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6 Ways To Avoid Going Into Debt After a Divorce


In many divorces, money is a primary cause of the divorce.  This is supported by numerous studies conducted by a range of people.  Whether it’s from Dave Ramsey or academia, it’s pretty clear that many divorces happen because of fights over money. 

Even when the marriage ends for some reason other than money, studies have shown that there are differences in how the post-divorce household (now divided into two separate households) recover.  According to a study conducted by the National Institutes of Health, women are more likely to experience a permanent change in life quality, while men are more likely to experience temporary setbacks. 

A major contributor to this is the amount of debt that either exists before the divorce, or accumulates after the divorce.  The latter is particularly true for people who have been out of the workforce for a while and who might need to finance even basic living expenses while getting back on their feet.   

If this is true, here are 6 things you can do during your divorce, to minimize that amount of debt you get into after the divorce. 

  1. Understand your current financial situation. 

There is no way around this.  Either you can learn about your finances now, or you’re going to have to learn about them later.   Now is preferable, before the divorce is finalized. 

If you’re not the primary breadwinner, or if your share of the spousal responsibilities has not included handling the finances, then you need to learn.  Learning about your financial situation before the divorce is final is the only way that you can learn about what options are available to your after the divorce. 

  1. Educate yourself on your post-divorce options. 

Do we keep the house or not?  Do we pay all the credit cards before we part ways, or agree to jointly share the debt?  What debts should we pay off?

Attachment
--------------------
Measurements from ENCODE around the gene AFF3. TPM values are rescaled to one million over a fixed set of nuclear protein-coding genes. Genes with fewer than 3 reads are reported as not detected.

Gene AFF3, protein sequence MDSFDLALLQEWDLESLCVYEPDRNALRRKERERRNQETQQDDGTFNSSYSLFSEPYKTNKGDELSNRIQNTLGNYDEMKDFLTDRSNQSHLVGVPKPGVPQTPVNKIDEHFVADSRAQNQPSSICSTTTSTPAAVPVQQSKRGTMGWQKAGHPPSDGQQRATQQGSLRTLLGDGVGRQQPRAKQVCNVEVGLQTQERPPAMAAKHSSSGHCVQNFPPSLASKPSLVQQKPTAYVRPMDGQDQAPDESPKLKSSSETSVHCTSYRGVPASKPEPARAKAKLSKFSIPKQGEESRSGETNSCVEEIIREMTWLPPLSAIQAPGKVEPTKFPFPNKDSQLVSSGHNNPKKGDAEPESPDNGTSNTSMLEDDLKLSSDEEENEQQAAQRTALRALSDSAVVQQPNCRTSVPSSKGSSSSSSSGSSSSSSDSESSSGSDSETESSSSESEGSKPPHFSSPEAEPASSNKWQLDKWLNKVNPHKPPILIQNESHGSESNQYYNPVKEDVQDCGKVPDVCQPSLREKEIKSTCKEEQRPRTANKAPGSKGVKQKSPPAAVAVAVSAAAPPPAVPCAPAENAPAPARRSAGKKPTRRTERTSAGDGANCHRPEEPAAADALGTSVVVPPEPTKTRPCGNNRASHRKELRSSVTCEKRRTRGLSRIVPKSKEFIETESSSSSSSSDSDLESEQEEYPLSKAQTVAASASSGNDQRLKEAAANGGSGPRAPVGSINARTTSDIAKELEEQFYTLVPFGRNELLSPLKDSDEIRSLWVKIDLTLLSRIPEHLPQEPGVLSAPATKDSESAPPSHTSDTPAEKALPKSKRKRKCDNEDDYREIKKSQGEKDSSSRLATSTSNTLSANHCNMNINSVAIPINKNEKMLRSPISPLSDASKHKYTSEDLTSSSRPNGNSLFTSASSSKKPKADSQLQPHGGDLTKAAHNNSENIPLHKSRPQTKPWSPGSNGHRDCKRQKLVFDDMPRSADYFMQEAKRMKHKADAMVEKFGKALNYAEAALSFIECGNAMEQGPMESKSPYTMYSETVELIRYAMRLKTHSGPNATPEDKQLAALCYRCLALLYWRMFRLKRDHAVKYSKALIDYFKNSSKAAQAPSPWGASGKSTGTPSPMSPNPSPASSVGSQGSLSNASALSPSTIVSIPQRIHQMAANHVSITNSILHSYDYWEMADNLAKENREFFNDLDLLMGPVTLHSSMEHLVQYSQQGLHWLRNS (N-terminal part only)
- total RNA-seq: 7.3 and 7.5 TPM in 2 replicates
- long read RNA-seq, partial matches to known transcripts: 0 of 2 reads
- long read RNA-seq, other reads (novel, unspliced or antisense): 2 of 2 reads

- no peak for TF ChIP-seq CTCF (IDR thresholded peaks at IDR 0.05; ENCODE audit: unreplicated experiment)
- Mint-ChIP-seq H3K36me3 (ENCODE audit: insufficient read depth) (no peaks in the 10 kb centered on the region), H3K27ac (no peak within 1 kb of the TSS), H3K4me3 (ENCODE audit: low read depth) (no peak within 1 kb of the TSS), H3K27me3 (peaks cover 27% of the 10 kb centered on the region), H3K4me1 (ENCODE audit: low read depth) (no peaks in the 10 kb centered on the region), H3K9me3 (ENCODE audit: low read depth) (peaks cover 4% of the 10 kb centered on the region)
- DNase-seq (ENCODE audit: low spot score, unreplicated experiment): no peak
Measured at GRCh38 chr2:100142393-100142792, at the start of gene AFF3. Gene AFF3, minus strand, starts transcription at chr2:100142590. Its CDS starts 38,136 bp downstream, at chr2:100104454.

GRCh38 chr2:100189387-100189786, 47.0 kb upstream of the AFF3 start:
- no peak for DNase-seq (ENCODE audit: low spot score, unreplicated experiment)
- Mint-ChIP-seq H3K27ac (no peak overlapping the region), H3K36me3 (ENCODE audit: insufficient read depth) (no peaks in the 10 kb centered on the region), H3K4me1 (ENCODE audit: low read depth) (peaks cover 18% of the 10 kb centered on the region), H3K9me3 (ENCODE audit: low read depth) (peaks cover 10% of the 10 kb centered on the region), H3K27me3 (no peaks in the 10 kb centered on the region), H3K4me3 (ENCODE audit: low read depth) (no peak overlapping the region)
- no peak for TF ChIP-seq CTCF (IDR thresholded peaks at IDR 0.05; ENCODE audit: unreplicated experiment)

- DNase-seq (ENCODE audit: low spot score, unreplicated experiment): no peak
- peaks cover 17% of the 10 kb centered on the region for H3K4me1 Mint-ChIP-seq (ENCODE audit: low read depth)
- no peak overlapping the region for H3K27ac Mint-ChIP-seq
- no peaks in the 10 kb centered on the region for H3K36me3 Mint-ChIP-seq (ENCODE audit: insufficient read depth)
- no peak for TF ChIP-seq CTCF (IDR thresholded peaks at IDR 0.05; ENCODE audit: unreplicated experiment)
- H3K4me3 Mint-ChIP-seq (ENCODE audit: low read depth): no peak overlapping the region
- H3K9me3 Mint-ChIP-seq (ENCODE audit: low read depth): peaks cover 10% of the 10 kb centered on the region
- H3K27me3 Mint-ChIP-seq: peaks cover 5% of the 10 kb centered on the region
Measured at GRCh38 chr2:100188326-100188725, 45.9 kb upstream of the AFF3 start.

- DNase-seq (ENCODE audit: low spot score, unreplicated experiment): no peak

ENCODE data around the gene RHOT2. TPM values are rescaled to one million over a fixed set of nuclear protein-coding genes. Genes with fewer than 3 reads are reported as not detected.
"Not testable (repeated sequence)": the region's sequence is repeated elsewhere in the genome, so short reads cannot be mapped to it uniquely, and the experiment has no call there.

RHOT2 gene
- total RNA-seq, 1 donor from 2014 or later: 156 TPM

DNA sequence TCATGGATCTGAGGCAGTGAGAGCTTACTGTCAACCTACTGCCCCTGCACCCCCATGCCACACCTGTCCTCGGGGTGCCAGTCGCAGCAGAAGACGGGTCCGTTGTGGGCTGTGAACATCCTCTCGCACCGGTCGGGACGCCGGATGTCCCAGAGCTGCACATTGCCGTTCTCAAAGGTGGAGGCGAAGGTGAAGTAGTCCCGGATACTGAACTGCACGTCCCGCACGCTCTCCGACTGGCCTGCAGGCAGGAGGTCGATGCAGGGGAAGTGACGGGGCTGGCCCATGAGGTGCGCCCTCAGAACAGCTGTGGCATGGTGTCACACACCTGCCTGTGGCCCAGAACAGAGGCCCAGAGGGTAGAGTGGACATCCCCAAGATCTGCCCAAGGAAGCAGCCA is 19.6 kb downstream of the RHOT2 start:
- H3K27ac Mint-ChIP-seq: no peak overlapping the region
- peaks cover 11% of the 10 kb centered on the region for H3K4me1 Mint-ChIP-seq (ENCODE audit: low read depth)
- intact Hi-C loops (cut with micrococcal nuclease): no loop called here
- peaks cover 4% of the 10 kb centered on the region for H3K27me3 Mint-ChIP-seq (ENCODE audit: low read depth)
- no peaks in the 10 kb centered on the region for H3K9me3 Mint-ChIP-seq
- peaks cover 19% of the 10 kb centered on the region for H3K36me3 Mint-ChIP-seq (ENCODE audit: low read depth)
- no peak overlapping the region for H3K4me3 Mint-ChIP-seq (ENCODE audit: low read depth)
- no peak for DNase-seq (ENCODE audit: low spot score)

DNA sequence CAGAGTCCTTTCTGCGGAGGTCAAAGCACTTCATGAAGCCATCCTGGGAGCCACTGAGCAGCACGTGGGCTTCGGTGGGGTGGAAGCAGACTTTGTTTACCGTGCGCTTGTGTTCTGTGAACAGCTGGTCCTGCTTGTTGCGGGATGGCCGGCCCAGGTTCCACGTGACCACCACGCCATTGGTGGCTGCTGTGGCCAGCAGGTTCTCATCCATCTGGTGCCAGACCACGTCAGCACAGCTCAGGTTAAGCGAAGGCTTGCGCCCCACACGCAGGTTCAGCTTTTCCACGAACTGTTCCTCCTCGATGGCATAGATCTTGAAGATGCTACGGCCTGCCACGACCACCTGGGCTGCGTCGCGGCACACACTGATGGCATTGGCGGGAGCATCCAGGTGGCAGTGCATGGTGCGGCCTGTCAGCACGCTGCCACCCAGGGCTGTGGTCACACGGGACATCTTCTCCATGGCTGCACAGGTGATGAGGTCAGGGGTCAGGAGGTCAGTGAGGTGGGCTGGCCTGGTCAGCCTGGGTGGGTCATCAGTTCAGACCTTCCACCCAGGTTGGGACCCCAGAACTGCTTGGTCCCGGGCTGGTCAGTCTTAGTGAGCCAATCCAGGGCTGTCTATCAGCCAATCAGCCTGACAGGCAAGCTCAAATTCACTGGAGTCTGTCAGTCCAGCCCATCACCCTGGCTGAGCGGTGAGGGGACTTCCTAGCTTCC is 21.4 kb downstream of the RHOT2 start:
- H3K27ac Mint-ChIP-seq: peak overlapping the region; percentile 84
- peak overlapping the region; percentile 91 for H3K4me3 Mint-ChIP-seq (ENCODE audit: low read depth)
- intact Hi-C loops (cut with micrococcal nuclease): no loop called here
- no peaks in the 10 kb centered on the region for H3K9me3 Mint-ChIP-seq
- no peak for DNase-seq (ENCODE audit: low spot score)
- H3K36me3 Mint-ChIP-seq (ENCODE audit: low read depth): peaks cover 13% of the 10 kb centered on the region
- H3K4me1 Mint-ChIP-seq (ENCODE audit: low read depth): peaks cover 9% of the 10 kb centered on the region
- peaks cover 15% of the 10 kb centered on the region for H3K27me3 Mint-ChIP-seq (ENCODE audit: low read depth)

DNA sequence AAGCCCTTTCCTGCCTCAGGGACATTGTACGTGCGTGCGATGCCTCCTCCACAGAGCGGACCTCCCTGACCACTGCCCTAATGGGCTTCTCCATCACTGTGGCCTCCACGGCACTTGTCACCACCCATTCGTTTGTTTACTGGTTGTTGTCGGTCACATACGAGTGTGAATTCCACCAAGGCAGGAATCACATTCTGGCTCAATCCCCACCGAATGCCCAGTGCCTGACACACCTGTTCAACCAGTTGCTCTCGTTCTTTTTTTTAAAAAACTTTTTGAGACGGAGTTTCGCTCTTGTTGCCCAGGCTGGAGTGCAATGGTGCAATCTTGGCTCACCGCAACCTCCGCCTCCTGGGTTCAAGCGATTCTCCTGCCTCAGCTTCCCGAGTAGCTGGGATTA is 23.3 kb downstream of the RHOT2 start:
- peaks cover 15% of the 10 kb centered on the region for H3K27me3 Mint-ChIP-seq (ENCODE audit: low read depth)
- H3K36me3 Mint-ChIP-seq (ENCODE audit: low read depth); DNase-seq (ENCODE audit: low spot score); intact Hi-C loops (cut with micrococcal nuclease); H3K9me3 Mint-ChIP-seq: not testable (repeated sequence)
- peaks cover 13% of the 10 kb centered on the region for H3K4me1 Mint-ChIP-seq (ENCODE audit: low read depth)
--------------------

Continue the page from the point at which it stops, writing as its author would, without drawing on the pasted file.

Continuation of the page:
These are all questions that many people ponder as they figure out what their options are.  As you go through this process, just remember that each divorce is different.  What has worked for others might not work for you.  And when it comes to your post-divorce life, keep in mind that you might have to think outside your current box to find the outcome that will work.  Here are a couple of pointers: 

  • No sacred cows.  In other words, assume that when it comes to your finances, nothing is off the table.  Nothing.   

  • Everything’s negotiable.  If nothing is off the table, then everything is negotiable.   

  • In the short-term, cash is king.  Regardless of who gets whata post-divorce couple’s assets will have to support twice as many households.  If you’re the one moving out of the house (or if both of you end up doing so), you’re going to have to have cash.  For utilities.  For rent.  For car payments.  For groceries.  And the list goes on.  And if you keep the house?  You’re going to need cash.  For mortgage payments.  For utilities.  For insurance.  For groceries.  Et cetera.  However, your house doesn’t generate cash for you (home equity lines don’t count). 

  • In the long-term, investment growth and tax planning reign.  When splitting retirement accounts, tax status matters.  When divvying up company stock, tax basis matters.  In most cases, the securities that you receive in your divorce will probably help fund some part of your future financial life.  While a good financial advisor can help you rebalance your investment portfolio, you could end up being shorted thousands of dollars if you’re not watchful about the tax treatment of your holdings.  With that in mind, you’re much better off if you take the time to ensure that you didn’t get the short end of the tax stick while protecting your investments. 

  1. Financially plan for your post-divorce life. 

This is a step you should never miss.  After all, most divorces require this kind of paperwork to begin with, in the form of your financial affidavit.  Your financial affidavit, which lists each spouse’s net worth, liabilities, income, and expenses, is the perfect starting point because this document is going to be the reference point for your negotiations. 

Sometimes, contested divorces often become a game, whereby one spouse inflates their expenses in the hopes of negotiating a number closer to their actual or projected expense.  Let’s hope that this is not the case in your situation, but that these are real numbers.  If that’s the case, then there’s your roadmap for the next 1-2 years of post-divorce life.   

And if you did get a chance to put a little cushion into your expenses, don’t fritter it away on the trivial.  Until you are certain otherwise, every dollar of income has a purpose.  Every additional dollar can be put away for later use.  But you have to take the time to actually plan for it.  Especially if there’s not enough money to go around—which is usually the case. 

  1. Figure out if your plan needs improvement.